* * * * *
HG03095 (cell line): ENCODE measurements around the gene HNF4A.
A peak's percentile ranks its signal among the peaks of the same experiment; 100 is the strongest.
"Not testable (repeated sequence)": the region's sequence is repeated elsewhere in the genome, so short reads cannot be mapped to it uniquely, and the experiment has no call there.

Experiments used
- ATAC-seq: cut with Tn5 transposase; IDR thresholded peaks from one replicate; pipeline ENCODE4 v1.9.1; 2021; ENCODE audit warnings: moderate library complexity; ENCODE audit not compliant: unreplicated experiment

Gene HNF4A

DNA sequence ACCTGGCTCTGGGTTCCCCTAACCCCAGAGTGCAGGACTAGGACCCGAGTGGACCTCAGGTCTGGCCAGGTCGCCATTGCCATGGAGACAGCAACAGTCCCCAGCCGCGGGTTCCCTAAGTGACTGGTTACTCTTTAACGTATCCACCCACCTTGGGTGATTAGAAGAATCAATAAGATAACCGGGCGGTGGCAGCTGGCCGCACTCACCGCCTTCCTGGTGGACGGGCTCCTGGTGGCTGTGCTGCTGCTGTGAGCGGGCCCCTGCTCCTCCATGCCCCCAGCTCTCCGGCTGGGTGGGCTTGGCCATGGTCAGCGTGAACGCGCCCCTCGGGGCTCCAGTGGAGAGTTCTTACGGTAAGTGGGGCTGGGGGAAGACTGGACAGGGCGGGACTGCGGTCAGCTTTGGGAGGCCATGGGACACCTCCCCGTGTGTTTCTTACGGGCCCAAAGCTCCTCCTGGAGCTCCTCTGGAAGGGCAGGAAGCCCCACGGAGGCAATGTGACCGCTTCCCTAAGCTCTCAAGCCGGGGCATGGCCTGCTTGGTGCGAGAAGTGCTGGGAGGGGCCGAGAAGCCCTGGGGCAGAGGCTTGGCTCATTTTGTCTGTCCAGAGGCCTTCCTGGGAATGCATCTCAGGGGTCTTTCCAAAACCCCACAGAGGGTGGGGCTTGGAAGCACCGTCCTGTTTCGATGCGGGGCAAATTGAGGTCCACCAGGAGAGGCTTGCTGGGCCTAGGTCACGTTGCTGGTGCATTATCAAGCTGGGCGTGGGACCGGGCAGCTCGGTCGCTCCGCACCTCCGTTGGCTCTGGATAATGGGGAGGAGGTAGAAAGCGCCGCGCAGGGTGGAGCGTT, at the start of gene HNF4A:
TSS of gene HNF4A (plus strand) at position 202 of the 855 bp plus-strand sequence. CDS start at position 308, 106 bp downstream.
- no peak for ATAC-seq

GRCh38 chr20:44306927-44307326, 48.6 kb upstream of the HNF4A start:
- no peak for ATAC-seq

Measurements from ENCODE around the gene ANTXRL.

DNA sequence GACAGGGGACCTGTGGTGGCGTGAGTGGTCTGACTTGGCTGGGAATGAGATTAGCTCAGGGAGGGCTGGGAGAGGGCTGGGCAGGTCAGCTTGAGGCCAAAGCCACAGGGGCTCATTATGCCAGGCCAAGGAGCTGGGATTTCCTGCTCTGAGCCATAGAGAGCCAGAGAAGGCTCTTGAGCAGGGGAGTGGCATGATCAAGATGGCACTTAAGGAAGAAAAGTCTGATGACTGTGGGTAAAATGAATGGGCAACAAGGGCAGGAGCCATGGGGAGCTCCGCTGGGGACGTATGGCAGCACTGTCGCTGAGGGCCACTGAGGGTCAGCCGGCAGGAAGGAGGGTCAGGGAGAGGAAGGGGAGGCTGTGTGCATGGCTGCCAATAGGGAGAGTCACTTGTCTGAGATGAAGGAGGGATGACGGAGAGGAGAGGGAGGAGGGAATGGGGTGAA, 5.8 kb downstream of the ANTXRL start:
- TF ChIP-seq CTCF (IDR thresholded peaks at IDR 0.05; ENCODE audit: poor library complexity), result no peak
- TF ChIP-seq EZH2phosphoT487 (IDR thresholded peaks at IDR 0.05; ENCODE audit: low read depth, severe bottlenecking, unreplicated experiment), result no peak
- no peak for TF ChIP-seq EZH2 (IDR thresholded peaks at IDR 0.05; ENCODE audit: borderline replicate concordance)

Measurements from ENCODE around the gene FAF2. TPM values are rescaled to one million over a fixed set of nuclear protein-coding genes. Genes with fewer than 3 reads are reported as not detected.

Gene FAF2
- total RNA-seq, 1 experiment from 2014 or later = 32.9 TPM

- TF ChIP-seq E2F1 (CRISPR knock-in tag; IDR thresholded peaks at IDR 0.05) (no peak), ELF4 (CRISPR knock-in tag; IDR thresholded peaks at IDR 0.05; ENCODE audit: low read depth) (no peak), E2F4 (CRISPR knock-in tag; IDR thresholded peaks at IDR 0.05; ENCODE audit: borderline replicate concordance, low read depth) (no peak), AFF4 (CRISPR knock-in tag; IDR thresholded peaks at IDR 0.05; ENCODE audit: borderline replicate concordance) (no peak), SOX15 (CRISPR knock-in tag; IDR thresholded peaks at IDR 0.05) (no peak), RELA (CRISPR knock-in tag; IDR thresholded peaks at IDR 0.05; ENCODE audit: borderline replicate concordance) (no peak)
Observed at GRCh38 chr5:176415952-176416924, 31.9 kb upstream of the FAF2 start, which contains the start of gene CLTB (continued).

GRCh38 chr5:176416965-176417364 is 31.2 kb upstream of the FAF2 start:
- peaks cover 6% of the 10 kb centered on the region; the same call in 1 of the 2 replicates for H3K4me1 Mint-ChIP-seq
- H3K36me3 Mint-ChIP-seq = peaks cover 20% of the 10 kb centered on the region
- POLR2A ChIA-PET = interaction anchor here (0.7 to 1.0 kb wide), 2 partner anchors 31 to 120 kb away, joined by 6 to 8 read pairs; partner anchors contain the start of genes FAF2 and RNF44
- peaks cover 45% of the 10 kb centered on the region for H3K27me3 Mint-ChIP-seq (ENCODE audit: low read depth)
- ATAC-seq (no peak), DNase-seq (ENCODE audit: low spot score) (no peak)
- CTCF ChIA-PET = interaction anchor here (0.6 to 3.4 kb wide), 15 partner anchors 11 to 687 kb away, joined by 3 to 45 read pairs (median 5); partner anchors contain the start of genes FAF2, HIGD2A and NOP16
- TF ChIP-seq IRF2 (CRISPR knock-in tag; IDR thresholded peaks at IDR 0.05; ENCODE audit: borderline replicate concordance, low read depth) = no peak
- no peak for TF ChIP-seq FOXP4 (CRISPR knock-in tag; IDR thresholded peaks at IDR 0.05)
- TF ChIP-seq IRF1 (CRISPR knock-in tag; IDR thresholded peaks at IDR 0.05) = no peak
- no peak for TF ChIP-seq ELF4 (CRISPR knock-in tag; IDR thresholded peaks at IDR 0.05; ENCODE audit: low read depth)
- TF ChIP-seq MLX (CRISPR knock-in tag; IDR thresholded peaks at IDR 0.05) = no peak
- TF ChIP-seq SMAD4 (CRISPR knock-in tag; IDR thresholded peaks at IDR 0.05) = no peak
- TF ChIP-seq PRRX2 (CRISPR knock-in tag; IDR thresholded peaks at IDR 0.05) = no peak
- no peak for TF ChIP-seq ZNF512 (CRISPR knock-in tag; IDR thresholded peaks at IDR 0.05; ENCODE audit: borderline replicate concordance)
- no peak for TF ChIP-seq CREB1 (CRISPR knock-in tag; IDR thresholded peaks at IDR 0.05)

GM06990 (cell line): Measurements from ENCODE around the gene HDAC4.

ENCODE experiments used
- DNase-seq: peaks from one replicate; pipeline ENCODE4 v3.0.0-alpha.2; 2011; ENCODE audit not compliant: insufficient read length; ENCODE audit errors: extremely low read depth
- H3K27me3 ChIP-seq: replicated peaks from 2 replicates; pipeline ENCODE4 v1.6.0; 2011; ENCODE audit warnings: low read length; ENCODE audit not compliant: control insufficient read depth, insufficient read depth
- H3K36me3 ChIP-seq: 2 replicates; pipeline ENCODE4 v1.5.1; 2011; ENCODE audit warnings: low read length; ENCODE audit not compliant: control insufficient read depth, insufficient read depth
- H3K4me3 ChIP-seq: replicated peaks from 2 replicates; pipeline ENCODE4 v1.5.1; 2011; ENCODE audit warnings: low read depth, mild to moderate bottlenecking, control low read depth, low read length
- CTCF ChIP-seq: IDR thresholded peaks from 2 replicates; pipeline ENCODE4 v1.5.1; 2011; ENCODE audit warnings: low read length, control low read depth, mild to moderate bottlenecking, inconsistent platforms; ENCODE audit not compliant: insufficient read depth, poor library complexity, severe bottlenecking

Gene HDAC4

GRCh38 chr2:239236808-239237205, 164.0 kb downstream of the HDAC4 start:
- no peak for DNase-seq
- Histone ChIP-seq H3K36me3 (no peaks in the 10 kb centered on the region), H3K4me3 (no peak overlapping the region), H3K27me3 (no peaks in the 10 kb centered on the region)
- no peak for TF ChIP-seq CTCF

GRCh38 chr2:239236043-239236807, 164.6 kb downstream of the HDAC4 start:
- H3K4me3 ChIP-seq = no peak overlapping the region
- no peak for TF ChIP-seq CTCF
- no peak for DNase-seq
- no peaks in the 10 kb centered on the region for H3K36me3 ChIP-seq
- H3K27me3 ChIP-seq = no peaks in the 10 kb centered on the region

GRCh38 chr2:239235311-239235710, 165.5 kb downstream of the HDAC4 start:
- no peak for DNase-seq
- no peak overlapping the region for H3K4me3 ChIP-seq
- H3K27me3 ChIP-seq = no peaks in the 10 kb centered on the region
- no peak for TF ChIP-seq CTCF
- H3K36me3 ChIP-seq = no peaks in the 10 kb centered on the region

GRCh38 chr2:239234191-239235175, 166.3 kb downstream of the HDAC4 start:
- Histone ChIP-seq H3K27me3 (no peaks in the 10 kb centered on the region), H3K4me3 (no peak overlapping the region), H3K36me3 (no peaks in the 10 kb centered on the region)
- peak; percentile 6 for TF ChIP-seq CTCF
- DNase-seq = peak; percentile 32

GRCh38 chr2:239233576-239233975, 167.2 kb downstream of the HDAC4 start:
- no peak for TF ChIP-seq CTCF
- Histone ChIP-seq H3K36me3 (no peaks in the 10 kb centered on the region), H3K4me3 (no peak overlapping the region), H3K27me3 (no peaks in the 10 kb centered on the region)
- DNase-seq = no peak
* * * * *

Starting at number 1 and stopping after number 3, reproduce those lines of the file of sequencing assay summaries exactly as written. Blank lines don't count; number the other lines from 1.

HG03095 (cell line): ENCODE measurements around the gene HNF4A.
A peak's percentile ranks its signal among the peaks of the same experiment; 100 is the strongest.
"Not testable (repeated sequence)": the region's sequence is repeated elsewhere in the genome, so short reads cannot be mapped to it uniquely, and the experiment has no call there.